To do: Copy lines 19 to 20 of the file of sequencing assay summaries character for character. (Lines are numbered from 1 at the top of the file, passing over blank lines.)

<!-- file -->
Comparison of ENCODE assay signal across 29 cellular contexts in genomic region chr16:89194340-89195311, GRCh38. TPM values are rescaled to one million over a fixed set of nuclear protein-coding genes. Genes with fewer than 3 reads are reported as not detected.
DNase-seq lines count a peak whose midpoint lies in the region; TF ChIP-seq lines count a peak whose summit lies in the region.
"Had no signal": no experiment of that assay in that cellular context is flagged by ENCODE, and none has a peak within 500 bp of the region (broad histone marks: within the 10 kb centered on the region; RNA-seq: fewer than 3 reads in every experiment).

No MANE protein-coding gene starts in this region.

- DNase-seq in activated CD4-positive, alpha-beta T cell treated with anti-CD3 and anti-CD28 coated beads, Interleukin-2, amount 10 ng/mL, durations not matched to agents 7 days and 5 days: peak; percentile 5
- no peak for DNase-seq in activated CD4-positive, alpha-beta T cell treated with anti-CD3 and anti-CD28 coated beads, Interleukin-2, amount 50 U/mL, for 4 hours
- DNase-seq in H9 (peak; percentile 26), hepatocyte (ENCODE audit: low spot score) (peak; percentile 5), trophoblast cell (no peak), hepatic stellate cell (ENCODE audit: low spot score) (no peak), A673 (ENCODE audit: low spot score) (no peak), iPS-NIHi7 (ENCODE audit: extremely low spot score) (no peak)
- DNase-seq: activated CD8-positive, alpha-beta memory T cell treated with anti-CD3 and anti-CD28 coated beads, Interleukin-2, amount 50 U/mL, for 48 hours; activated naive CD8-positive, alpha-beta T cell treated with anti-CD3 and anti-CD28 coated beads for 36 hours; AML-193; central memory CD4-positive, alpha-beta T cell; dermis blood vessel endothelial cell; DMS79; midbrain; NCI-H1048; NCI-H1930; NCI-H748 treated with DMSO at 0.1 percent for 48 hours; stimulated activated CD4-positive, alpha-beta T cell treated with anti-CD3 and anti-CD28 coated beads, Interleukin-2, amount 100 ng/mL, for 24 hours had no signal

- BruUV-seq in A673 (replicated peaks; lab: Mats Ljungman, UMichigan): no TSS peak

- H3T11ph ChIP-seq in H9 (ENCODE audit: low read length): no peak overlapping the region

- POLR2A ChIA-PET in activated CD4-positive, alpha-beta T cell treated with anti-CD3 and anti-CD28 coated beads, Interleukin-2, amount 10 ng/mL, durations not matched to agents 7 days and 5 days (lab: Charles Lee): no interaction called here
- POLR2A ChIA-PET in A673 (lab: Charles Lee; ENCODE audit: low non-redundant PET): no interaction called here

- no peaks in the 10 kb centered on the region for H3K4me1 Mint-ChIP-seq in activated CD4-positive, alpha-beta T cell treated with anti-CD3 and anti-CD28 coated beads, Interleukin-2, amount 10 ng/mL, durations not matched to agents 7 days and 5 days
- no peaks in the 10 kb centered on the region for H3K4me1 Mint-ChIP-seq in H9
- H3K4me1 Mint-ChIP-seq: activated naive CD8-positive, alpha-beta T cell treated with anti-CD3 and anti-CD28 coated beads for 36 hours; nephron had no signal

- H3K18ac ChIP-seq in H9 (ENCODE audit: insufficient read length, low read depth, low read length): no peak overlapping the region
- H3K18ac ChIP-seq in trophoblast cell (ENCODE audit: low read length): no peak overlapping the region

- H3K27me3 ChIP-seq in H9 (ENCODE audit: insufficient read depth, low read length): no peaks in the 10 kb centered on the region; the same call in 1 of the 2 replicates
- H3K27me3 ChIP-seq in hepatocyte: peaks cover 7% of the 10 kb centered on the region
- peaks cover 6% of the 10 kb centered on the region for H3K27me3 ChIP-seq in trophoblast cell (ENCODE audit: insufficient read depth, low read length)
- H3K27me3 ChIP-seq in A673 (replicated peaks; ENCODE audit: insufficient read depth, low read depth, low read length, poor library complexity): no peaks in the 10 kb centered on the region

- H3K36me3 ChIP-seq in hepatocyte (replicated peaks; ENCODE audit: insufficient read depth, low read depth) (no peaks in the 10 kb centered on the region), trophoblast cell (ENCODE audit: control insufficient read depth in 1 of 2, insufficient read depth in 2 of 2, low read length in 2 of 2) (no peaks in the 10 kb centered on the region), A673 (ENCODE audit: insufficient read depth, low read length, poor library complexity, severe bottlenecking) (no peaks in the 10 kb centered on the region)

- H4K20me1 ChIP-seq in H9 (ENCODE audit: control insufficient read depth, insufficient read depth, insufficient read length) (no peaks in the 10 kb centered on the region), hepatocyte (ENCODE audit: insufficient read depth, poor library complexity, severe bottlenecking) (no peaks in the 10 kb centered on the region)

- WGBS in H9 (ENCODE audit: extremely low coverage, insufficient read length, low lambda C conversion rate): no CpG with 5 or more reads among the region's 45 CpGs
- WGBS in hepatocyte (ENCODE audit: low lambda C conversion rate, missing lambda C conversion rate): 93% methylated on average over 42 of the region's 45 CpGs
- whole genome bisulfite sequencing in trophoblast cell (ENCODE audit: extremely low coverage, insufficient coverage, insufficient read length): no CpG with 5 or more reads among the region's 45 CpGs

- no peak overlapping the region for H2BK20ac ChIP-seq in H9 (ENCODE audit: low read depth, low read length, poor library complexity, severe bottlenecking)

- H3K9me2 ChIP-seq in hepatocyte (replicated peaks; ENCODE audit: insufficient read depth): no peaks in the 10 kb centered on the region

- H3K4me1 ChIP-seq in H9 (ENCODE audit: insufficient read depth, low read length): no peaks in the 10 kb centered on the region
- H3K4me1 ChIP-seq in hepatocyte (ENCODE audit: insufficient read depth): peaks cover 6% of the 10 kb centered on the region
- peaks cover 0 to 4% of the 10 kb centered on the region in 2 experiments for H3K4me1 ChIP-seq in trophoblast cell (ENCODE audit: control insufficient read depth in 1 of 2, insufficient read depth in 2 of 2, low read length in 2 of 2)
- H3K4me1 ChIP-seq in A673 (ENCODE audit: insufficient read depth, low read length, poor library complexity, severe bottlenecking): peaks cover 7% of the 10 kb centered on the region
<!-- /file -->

- H3K27me3 ChIP-seq in hepatocyte: peaks cover 7% of the 10 kb centered on the region
- peaks cover 6% of the 10 kb centered on the region for H3K27me3 ChIP-seq in trophoblast cell (ENCODE audit: insufficient read depth, low read length)